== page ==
The best way to study the atmospheres of distant worlds with the James Webb Space Telescope, scheduled to launch in late 2018, will combine two of its infrared instruments, according to a team of astronomers.
"We wanted to know which combination of observing modes (of Webb) gets you the maximum information content for the minimum cost," says Natasha Batalha, graduate student in astronomy and astrophysics and astrobiology, Penn State, and lead scientist on this project.
"Information content is the total amount of information we can get from a planet's atmospheric spectrum, from temperature and composition of the gas—like water and carbon dioxide—to atmospheric pressures."
Batalha and Michael Line, assistant professor, School of Earth and Space Science, Arizona State University, developed a mathematical model to predict the quantity of information that different Webb instruments could extract about an exoplanet's atmosphere.
Their model predicts that using a combination of two infrared instruments—the Near Infrared Imager and Slitless Spectrograph (NIRISS) and the G395 mode on the Near Infrared Spectrograph (NIRSpec)—will provide the highest information content about an exoplanet's atmosphere.
NIRISS is a versatile camera and spectrograph that will observe infrared wavelengths similar to those the Hubble Telescope covers. NIRISS, according to Batalha and Line, should be combined with the G395 mode on NIRSpec, which will observe targets in longer infrared wavelengths at Webb's highest resolution.
Three main characteristics affect how much information an instrument can extract—resolution, maximum observable brightness, and wavelength range. These combined determine the total observable fraction of the information content of a planet's atmospheric spectrum.
Both NIRISS and NIRSpec will observe near-infrared wavelengths, the region of the electromagnetic spectrum in which the stars that exoplanets orbit around shine brightest. NIRISS is poised to measure a strong signature of water and NIRSpec can do the same for methane and carbon dioxide, three chemical compounds that provide a substantial amount of information about an atmosphere.
Batalha and Line tested each of ten likely observing methods on its own and in every possible combination with the other methods to determine which would maximize the total information content.
They retrieved the information from a set of simulated planets with temperatures and compositions that cover the range of previously observed exoplanet atmospheres. By comparing the retrievable information content in each planet's atmosphere, Batalha and Line found that this one combination of NIRISS and NIRSpec modes gives the most information regardless of the exoplanet's temperature or composition. The researchers published these results in The Astronomical Journal.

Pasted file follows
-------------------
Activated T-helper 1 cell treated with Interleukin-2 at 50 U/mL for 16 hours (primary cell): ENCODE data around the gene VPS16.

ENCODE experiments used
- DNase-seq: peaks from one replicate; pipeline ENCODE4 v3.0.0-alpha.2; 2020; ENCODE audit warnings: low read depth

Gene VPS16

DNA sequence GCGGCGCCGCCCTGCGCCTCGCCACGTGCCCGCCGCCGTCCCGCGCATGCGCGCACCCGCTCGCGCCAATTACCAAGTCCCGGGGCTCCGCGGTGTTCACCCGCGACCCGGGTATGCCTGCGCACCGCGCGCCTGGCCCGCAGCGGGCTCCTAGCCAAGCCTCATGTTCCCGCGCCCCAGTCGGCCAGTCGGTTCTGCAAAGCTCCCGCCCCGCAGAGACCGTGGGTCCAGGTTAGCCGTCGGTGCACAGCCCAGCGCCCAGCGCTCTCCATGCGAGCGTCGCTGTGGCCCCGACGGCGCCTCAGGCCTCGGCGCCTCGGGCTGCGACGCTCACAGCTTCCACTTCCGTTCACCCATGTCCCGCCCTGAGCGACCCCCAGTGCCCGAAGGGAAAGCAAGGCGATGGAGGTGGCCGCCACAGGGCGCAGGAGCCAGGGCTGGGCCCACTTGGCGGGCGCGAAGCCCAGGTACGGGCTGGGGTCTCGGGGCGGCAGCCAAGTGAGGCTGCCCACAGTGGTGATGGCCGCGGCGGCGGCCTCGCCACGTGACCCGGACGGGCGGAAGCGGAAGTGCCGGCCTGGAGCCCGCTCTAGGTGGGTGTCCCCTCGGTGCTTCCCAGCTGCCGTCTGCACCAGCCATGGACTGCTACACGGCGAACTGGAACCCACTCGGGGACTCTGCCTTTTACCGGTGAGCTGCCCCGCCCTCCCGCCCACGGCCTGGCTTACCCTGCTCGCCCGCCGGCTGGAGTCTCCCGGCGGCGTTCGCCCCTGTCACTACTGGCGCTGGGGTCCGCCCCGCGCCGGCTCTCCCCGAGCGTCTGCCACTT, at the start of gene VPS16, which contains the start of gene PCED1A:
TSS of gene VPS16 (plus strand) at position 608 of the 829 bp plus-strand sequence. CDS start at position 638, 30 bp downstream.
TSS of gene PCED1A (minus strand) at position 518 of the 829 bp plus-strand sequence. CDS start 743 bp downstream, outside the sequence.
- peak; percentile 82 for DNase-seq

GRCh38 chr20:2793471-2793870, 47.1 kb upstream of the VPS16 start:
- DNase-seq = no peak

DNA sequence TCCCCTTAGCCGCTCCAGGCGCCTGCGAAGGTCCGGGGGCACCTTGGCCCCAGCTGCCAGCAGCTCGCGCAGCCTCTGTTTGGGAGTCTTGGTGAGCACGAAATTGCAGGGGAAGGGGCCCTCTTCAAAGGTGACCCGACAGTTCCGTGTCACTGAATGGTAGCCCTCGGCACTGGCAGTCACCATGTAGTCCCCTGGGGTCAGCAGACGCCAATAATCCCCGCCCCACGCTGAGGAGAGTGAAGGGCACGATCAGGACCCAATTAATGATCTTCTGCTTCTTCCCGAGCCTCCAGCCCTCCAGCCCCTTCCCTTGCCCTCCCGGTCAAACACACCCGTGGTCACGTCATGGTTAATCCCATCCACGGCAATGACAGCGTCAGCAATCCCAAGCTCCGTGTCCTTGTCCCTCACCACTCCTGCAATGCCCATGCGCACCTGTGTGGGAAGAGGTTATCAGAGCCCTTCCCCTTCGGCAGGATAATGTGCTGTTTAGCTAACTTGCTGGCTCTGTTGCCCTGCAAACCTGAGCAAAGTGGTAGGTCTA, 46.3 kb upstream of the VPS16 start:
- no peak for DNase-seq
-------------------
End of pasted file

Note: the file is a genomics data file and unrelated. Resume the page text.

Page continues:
"We won't know a planet's temperature ahead of time," says Batalha. "If you're going to do a shot in the dark observation, you have the greatest chance of getting the information you want with this combination of instruments."
As an exoplanet crosses between its host star and Earth's telescopes, some of the star's light passes through the exoplanet's atmosphere. The exo-atmosphere leaves its fingerprint in the star's light—the planet's transmission spectrum—from which astronomers can learn about the exo-atmosphere's temperature, chemical composition and structure. The researchers' information content analysis focuses on the information retrievable from the transmission spectrum of a planet.
While Webb will not launch until late 2018, but astronomers are already planning the first set of observations they would like from the telescope.
"If we can strategize now," says Batalha, "by the time the first cycle of formal proposals comes around we can ensure that we are picking the best modes for larger proposals and not waste valuable observing time. This way everyone starts on an even playing field with the science."
While they highlight two NIRISS and NIRSpec modes as the best combination for observing most exo-atmospheres, Batalha and Line explain that the other modes will still be useful to observe different features of exo-atmospheres that the astronomers have not tested for, like clouds, haze and atmospheres hot enough to emit their own light.
"In the future," Batalha says, "there will be a push to characterize the first Earth 2.0. If we don't nail this down now and master the art of characterizing exo-atmospheres, we will never accurately characterize Earth 2.0."
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